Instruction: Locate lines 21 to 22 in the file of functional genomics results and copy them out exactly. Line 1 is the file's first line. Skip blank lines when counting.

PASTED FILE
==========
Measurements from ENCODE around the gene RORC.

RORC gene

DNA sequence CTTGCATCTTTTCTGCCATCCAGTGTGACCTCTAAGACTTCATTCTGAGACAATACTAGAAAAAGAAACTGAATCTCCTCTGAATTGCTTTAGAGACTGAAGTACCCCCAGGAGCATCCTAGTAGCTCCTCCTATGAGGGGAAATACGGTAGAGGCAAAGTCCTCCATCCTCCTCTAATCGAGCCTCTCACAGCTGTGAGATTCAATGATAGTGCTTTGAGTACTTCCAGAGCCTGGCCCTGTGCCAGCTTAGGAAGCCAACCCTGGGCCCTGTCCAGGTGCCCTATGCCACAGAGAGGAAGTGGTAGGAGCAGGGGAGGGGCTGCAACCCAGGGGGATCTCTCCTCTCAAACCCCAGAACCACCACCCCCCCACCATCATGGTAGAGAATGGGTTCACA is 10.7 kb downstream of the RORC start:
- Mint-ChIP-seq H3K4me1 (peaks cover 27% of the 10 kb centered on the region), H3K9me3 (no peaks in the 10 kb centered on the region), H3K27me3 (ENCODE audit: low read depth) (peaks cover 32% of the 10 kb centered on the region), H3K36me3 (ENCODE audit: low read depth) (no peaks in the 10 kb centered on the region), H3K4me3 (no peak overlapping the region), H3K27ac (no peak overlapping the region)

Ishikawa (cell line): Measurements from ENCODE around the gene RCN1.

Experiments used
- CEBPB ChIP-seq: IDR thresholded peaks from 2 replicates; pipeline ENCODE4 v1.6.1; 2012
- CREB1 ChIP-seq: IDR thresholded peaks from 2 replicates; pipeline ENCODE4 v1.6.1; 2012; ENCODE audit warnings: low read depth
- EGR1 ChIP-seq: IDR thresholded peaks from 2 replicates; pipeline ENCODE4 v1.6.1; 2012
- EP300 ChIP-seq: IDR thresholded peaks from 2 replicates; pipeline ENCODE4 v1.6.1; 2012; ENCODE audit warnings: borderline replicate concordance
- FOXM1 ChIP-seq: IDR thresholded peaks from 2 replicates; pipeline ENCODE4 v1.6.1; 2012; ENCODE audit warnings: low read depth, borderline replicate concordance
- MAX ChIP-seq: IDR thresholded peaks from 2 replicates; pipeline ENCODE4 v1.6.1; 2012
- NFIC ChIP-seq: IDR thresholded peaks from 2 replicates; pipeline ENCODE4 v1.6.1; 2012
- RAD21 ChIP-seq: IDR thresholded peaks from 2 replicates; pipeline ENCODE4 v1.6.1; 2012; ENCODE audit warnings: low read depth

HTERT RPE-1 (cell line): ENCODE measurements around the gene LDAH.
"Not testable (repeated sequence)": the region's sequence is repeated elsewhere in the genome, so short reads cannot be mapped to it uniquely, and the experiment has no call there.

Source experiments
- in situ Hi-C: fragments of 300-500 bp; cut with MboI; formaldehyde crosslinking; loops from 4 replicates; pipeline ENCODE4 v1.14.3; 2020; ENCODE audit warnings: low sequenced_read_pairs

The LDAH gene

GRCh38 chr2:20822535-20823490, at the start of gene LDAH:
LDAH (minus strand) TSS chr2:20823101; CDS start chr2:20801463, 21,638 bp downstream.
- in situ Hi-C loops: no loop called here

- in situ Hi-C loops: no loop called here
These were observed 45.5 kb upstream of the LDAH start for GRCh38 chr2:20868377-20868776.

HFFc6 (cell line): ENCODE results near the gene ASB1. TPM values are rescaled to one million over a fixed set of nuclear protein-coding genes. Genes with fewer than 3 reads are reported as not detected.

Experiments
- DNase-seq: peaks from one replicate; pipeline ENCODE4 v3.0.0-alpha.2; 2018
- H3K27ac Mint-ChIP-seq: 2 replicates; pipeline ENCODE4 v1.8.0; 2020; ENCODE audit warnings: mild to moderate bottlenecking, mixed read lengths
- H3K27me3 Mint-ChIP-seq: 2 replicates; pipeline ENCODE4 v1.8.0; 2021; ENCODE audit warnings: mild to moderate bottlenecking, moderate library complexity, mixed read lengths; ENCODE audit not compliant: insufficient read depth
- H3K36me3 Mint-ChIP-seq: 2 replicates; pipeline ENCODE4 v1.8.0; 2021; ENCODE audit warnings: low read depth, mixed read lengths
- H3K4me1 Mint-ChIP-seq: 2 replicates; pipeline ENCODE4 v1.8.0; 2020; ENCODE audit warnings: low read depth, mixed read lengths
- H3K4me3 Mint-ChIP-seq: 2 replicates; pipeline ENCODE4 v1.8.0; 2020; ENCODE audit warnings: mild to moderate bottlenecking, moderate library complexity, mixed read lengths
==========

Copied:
LDAH (minus strand) TSS chr2:20823101; CDS start chr2:20801463, 21,638 bp downstream.
- in situ Hi-C loops: no loop called here